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Europe Colloquy: „A Changing World: Challenges of German and European Security and Defence Policy“

Europe Colloquy: „A Changing World: Challenges of German and European Security and Defence Policy“

Participants of the Europakolloquiums discuss the current and future challenges for Europe as an international actor

The 14th “Europakolloquium” in Münstertal from 21 to 22 October 2011, focused on the changes taking place in the context of globalization and the political and security related challenges that this process brings along for Germany and Europe. The “Europakolloquium” was again supported by the Hanns Martin Schleyer-Stiftung.

In this framework, four presentations were given on different aspects of the international system and on Europe´s or Germany´s behavior:

ZEI Junior Fellow, Matthias Vogl, spoke of about the aspirations and realities of the EU engagement in Africa as a part of the struggle for a common European foreign and security policy.

Dr. Jan-Philipp Weisswange dedicated its presentation to a critical analysis of the transformation process of the German armed forces (Bundeswehr) in its function as the principal German instrument in security policy. The transformation from his point of view has led to a lack of security-political orientation in Germany persisting almost since the end of the Cold War.

Prof. Dr. Silke Kettig dealt with the issue of protection of minorities and introduced the work of organizations like the EU or the OSCE in this sector as an important step to prevent conflicts in general through the protection of minorities.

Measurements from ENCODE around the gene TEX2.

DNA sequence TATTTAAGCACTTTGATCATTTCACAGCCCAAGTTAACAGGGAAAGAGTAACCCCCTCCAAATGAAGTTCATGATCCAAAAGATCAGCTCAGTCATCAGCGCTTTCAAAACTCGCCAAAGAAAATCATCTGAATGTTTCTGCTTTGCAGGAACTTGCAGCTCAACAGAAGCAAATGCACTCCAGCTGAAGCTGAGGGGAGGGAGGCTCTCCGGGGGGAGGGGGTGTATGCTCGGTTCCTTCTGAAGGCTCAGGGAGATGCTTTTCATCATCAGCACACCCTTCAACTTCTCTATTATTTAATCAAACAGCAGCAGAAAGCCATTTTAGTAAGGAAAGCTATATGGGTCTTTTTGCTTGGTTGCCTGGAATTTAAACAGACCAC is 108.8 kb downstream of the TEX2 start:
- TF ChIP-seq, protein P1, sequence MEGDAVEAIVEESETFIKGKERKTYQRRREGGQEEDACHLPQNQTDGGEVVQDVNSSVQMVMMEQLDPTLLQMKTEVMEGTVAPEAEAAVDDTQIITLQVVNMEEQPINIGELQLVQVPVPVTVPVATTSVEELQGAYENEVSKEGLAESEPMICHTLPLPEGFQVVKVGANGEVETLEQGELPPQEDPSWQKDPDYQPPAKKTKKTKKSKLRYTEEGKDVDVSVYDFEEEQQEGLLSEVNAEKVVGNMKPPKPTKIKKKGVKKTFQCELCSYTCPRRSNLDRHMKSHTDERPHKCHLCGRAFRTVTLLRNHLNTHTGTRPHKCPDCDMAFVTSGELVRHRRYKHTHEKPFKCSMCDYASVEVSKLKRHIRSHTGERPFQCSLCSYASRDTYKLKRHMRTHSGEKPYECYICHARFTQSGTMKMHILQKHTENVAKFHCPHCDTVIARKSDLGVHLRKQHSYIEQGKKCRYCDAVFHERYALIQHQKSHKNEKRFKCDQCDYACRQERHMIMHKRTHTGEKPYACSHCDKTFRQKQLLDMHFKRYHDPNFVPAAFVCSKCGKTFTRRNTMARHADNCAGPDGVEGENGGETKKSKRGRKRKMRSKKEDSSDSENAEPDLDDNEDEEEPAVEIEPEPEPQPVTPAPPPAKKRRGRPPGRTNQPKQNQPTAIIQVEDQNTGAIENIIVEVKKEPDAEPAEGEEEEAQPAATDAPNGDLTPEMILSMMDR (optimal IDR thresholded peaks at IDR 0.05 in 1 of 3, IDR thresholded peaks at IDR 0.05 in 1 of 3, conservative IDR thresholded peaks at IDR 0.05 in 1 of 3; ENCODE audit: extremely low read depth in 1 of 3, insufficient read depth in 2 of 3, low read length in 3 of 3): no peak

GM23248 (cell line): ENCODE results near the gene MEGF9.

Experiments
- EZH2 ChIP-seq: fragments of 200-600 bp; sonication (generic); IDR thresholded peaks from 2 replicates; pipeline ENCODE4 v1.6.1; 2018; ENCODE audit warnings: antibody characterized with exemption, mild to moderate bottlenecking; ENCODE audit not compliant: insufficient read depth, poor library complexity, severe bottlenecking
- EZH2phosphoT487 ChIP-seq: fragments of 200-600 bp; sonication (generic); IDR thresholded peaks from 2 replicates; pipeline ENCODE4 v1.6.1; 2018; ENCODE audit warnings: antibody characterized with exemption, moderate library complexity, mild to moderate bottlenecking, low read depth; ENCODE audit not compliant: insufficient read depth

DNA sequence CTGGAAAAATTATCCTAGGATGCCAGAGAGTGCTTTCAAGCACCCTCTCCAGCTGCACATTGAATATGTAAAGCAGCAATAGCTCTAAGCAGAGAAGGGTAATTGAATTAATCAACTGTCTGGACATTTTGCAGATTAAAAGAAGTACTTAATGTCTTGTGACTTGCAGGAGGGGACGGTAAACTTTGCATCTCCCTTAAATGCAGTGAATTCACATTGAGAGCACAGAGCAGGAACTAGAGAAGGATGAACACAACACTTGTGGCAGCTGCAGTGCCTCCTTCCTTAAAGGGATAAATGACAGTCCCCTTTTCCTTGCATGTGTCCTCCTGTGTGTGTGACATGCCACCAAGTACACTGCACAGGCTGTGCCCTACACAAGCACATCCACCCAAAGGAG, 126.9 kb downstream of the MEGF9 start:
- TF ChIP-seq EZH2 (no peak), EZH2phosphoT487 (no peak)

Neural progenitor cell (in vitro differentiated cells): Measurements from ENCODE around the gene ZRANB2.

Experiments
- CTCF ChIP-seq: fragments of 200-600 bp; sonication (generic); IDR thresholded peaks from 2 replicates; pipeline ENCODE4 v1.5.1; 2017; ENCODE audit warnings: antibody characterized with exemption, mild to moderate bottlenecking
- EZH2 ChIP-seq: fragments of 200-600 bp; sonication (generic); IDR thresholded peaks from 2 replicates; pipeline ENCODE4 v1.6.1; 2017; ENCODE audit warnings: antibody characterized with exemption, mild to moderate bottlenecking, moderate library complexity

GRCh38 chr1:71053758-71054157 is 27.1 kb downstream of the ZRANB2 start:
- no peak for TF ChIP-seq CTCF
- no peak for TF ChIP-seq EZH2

The three main presentations finally merged into the short lecture given by Prof. Dr. Xuewu Gu about the causes, nature and consequences of the international power shift. In this context, the discussion particularly focused on the trilateral relationship between Europe, the USA and China that can be symbolized as a scramble for the control of and influence on the worldwide political developments in the future. 

In general, the debate was dominated by the view that the United States of America still probably have the best conditions to maintain their current status as the world power also in the future. With regard to the importance of Germany and Europe in this context, it was criticized that Europe, in spite of the intensity of the international challenges, often acts only little powerful and coherent, which can, according to the diagnosis, be explained with the degree of the integration that does not match up with these challenges. Against this background, the participants came to the conclusion that the EU must learn from the experiences of its crises and continue the integration process faster and more profoundly in order to not miss the train and be able to keep up with the other competitors for power and influence.

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